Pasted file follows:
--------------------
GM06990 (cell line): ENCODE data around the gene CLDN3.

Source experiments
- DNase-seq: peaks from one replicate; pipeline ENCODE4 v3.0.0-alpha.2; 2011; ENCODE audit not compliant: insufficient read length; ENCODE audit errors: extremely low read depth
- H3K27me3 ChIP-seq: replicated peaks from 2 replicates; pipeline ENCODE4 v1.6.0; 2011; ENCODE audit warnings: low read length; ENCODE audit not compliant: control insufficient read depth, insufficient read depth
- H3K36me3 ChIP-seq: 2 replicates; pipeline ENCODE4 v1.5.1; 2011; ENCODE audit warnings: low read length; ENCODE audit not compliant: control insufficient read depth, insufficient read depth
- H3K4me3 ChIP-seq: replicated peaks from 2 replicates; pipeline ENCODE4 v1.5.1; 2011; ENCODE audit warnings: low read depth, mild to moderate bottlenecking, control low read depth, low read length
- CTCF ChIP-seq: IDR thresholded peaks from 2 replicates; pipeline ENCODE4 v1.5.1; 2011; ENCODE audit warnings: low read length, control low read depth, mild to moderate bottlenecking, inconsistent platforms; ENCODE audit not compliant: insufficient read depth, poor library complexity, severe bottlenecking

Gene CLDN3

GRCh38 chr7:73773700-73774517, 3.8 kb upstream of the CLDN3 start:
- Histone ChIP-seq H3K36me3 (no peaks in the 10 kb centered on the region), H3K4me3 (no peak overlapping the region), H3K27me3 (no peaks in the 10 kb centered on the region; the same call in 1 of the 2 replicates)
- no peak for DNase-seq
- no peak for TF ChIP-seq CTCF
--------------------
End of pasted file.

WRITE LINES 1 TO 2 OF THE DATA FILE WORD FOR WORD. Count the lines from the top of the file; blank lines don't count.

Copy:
GM06990 (cell line): ENCODE data around the gene CLDN3.

Source experiments